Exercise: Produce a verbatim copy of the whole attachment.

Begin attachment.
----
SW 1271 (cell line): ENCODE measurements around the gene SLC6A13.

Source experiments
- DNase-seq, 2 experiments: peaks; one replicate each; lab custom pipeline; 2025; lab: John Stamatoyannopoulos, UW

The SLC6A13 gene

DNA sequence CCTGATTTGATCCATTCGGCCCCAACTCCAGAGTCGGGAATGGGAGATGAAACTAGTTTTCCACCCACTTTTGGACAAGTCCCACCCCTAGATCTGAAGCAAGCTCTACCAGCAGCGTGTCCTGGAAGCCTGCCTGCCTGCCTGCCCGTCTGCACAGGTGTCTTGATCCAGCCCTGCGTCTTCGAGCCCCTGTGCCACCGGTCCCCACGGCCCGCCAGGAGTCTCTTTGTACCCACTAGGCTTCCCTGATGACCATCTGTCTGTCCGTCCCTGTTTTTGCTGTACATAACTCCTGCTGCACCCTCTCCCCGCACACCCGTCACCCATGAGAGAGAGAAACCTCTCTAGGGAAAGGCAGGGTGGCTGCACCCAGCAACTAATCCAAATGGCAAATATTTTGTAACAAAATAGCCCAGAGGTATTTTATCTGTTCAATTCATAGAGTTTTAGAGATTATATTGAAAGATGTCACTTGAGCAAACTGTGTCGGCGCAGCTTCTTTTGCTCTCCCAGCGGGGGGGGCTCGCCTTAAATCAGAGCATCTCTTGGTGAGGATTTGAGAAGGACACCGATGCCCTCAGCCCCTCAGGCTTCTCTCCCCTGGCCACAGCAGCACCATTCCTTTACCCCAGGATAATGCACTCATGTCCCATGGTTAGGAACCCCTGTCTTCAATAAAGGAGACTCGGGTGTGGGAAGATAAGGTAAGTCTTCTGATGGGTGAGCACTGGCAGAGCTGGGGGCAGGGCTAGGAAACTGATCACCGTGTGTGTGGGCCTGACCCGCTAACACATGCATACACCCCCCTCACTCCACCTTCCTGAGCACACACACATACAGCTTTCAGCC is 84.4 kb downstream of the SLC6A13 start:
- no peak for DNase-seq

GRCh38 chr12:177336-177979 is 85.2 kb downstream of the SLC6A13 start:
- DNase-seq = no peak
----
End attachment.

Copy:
SW 1271 (cell line): ENCODE measurements around the gene SLC6A13.

Source experiments
- DNase-seq, 2 experiments: peaks; one replicate each; lab custom pipeline; 2025; lab: John Stamatoyannopoulos, UW

The SLC6A13 gene

DNA sequence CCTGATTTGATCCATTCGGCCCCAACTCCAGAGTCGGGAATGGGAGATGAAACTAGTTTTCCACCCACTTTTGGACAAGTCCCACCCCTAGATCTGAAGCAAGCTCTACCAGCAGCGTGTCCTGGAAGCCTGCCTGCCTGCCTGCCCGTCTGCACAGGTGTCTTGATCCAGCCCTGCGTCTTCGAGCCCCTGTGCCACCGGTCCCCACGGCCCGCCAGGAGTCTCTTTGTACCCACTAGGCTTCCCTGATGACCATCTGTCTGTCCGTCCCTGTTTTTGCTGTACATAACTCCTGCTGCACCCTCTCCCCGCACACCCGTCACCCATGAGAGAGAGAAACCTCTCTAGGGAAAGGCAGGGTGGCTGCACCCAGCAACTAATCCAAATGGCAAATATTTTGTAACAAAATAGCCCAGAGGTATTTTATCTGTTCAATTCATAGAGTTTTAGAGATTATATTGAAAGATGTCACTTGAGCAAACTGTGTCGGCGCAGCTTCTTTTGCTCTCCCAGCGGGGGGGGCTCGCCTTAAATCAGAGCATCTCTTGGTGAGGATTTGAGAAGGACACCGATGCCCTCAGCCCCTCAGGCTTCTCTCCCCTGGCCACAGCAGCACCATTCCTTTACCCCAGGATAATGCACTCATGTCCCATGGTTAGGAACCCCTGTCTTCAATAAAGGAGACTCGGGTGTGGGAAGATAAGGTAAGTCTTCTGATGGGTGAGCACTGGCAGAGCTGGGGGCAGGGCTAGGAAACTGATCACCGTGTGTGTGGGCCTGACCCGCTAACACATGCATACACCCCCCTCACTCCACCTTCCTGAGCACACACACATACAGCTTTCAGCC is 84.4 kb downstream of the SLC6A13 start:
- no peak for DNase-seq

GRCh38 chr12:177336-177979 is 85.2 kb downstream of the SLC6A13 start:
- DNase-seq = no peak